Hearing Impairment means an impairment in hearing, whether permanent or fluctuating, that adversely affects a child’s educational performance. This term includes both deaf and hard-of hearing.
Intellectual Disability means significantly subaverage general intellectual functioning existing concurrently with significant limitations in adaptive behavior and manifested during the developmental period that adversely affects the child’s educational performance.
Multiple Disabilities means concomitant impairments such as intellectual disability-blindness, or intellectual disability-orthopedic impairment, the combination of which causes such severe educational needs that they cannot be accommodated in special education programs solely for one of the impairments. Multiple disabilities does not include deaf-blindness.
Orthopedic Impairment means a severe orthopedic impairment that adversely affects a child's educational performance. It includes impairments caused by congenital anomaly (e.g., spina bifida), disease (e.g., poliomyelitis, bone tuberculosis), and impairments from other causes (e.g., amputation, cerebral palsy, fractures or burns that cause contractures). Having a medical diagnosis alone is not enough to justify being identified in the area of orthopedic impairment. The impairment must adversely affect educational performance.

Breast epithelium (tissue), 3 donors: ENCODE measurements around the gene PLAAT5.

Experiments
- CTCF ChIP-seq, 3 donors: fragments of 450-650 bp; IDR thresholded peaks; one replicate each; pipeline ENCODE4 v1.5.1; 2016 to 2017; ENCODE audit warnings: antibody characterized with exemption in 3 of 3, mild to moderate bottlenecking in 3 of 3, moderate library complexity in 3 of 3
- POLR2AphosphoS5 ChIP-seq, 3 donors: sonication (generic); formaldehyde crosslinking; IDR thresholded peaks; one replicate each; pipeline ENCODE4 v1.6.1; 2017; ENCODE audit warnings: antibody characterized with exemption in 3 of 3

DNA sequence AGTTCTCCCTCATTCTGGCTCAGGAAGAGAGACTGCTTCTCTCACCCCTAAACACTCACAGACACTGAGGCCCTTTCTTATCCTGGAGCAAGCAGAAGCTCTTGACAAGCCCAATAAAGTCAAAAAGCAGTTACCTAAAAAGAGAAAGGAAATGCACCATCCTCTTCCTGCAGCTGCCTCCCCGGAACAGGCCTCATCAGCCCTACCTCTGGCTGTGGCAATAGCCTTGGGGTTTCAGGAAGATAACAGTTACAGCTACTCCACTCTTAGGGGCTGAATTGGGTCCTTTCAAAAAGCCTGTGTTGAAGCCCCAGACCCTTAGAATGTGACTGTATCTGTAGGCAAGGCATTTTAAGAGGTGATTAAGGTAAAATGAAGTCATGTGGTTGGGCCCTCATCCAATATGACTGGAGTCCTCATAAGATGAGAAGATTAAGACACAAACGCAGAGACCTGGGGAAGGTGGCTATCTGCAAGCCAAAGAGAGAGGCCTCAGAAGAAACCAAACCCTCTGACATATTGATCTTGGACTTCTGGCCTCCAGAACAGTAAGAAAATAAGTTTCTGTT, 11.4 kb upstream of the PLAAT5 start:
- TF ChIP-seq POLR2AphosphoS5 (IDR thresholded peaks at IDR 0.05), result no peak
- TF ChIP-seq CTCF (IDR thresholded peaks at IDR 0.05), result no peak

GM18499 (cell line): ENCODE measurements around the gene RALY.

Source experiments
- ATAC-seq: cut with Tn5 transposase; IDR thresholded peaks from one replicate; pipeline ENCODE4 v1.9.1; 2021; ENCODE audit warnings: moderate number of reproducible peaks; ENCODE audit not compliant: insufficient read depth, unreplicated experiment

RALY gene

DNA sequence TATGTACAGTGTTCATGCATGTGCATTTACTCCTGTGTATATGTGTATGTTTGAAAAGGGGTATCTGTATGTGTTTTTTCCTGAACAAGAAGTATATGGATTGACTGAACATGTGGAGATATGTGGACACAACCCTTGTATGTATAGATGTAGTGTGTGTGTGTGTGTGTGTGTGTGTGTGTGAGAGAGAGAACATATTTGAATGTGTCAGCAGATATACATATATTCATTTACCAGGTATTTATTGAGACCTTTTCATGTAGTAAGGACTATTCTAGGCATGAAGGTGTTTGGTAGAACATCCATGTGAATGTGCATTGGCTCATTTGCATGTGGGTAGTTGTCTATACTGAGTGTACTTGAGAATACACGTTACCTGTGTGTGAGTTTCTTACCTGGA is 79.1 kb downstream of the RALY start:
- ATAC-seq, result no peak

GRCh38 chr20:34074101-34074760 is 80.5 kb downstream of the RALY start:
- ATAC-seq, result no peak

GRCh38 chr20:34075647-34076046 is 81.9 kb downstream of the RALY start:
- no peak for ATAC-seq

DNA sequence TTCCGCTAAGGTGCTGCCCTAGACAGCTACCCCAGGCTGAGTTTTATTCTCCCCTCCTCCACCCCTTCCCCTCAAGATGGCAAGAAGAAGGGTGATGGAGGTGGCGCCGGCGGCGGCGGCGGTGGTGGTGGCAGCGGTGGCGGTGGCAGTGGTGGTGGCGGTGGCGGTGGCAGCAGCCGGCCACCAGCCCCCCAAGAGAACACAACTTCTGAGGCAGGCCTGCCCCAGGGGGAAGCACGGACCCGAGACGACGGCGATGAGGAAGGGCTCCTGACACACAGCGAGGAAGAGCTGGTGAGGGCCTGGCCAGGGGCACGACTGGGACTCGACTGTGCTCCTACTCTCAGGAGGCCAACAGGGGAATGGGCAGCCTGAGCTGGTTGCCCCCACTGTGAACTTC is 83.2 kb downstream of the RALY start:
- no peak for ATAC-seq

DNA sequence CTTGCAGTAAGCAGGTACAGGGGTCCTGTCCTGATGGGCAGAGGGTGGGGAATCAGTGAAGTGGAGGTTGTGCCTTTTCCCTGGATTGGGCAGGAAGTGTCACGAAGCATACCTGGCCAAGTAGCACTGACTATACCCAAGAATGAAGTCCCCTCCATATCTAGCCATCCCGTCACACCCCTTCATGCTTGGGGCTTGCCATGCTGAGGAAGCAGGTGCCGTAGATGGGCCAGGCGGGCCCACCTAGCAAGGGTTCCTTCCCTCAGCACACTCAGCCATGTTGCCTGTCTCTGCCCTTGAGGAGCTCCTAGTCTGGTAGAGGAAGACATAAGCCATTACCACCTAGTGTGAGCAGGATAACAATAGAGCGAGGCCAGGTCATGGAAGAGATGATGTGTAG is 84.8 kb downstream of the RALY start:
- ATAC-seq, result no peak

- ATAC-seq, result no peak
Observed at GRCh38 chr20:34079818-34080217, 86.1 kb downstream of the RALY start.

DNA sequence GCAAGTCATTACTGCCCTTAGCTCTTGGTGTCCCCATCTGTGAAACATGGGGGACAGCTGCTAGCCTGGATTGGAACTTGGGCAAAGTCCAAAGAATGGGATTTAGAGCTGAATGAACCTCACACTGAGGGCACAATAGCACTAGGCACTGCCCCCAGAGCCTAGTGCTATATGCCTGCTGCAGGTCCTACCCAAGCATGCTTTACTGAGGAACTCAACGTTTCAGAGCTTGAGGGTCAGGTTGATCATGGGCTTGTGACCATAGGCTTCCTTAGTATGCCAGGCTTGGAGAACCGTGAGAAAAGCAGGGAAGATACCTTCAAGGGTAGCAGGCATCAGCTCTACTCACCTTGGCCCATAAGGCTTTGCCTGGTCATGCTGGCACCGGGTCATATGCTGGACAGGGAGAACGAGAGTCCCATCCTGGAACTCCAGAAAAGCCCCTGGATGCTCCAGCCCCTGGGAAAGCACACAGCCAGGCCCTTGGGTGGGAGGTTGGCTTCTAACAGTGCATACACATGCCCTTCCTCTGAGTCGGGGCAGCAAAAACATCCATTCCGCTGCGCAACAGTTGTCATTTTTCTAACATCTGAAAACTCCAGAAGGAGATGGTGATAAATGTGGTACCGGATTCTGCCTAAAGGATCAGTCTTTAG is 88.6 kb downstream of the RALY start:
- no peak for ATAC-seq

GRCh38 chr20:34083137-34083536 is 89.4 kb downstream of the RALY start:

Other Health Impairment means limited strength, vitality, or alertness, including a heightened alertness to environmental stimuli, that results in limited alertness with respect to the educational environment, that is due to chronic or acute health problems such as asthma, attention deficit disorder or attention deficit hyperactivity disorder, diabetes, epilepsy, a heart condition, hemophilia, lead poisoning, leukemia, nephritis, rheumatic fever, sickle cell anemia, and Tourette Syndrome. If a medical diagnosis is presented, the medical diagnosis alone is not enough to justify being identified in the area of other health impairment. The impairment must adversely affect educational performance.